Insurer Allowed to Rescind Policy Based on Attorney’s Material Misrepresentations in Application
In an unpublished opinion, the United States Court of Appeals for the Fourth Circuit, applying Virginia law, has held in a ruling on summary judgment that a professional liability insurer could rescind a legal malpractice policy issued to a law firm because the law firm made material misrepresentations in its renewal application. TIG Ins. Co. v. Robertson, Cecil, King & Pruitt, 2004 WL 2603660 (4th Cir. Nov. 17, 2004).
The insurer issued a legal malpractice policy to a law firm. The initial application for insurance asked the policyholder whether "any attorney in your firm [was] aware of any claims made (whether reported or unreported), wrongful acts, errors, or omissions that could result in a professional liability claim against any past or present attorney of the firm or its predecessors or …[whether] there [was] a reasonable basis to foresee that a claim would be made against any past or present attorney or the firm or its predecessors." The policyholder answered "no" on both its initial application and its renewal application.
After the policy was renewed, the law firm discovered that the attorney who completed the application, since deceased, had misappropriated client funds before signing the application. The attorney did not disclose this information on the application. Thereafter, several clients of the law firm filed suit. Upon tender, the insurer filed the current action to rescind the policy based on material misrepresentations in the renewal application. Alternatively, the insurer argued that the clients' lawsuits were excluded by the policy. The law firm, its partners and the estate of the attorney who completed the renewal application counterclaimed for breach of contract.
The Fourth Circuit affirmed the insurer's right to rescind the policy based on material misrepresentations made in the renewal application. The court explained that Virginia law allows rescission if the insurer "can show ‘by clear proof' that (1) a statement in the application was untrue, and (2) ‘the insurance company's reliance on the false statement was material to the company's decision to undertake the risk and issue the policy.'" On the first element, the court rejected the law firm's argument that the statements were accurate because the firm was not notified of any client dissatisfaction when it signed the application. The court explained that "[c]lient notification …is not required under the plain language of the policy which requests information on ‘any claims …wrongful acts, errors or omissions that could result in a professional liability claim.'" The court also rejected the argument that the statements were accurate because the offending lawyer could have "converted the fund" before he died. Instead, the court found that the attorney converted the funds before he completed the application, thereby rendering the statements "patently untrue." Turning to the second element required for rescission, the court held that, based on testimony by the underwriter, the misstatements were material because "the underwriter's sworn statements, particularly when uncontradicted, are sufficient to demonstrate the materiality of misrepresentation."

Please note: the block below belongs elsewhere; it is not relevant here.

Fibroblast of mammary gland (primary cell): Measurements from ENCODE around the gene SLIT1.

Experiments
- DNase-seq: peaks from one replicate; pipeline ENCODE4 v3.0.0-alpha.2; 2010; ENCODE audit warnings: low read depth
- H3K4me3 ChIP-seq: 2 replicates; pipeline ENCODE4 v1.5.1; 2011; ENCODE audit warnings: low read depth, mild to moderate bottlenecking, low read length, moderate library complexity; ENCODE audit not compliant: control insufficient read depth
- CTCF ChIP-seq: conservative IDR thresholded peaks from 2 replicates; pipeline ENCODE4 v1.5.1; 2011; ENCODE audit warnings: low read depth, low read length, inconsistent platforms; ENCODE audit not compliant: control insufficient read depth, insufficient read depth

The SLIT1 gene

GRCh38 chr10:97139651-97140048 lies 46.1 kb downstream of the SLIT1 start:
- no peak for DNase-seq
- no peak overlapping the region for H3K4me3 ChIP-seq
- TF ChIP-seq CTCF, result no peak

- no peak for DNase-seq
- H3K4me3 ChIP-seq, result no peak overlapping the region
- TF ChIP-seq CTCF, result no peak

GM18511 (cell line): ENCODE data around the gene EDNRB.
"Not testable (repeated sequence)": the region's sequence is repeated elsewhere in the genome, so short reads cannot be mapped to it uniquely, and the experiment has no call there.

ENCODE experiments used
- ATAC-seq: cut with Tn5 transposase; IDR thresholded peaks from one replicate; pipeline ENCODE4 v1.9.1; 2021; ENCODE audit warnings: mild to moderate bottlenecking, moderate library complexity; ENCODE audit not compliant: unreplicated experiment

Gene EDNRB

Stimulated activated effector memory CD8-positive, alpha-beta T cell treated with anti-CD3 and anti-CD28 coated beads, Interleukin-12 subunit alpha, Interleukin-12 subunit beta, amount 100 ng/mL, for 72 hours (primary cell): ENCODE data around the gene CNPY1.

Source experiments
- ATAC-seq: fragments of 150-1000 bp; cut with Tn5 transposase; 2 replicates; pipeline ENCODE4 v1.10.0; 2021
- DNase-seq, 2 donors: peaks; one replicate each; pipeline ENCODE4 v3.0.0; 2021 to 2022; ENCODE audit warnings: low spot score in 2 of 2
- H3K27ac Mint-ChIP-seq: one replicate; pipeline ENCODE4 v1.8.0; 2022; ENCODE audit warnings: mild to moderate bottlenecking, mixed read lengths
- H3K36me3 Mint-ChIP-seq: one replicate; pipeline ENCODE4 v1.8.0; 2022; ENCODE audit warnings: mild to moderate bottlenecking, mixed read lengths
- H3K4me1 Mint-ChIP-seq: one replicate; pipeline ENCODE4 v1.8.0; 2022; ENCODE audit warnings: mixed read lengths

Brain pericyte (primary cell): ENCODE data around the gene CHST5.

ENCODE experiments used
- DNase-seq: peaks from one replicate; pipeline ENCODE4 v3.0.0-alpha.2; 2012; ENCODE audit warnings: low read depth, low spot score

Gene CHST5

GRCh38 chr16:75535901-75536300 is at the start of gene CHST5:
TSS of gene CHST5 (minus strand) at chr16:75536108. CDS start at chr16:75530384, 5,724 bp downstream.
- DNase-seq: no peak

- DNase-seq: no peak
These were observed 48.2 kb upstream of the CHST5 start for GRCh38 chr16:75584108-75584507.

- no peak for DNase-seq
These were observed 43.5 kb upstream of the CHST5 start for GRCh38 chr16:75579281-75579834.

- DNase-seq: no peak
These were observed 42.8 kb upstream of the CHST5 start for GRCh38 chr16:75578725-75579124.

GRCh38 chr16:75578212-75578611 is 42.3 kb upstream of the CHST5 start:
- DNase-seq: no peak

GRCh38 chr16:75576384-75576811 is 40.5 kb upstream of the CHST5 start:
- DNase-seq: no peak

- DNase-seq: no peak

The court then rejected the policyholder's argument that the insurer waived the right to rescind because the terms of the policy allowed the insurer to cancel the policy if material misrepresentations are discovered. The court explained that rescission and cancellation are separate remedies—rescission allows an insurer to deny all claims, while cancellation only applies to claims arising after the policy is cancelled. The policy gave the insurer the right to choose from the remedies. "Although an insured could contract for ‘greater protection,' including a limitation of remedies, the [policyholder] did not do so here."
Finally, the court rejected the argument that the innocent partners provision in the policy restored coverage for the lawsuits. The policy provided coverage to innocent partners for "judgments ‘arising out of any dishonest, fraudulent, criminal, malicious or knowingly wrongful act, error, or omission or Personal Injury.'" However, the court explained that this protection did not extend to material misrepresentations made in an application form. "Thus, although [two of the partners] may, in fact, be ‘innocent,' they did not contract to be protected in this circumstance, and as a result, rescission of the policy does not violate the ‘clear intent of the policy.'"
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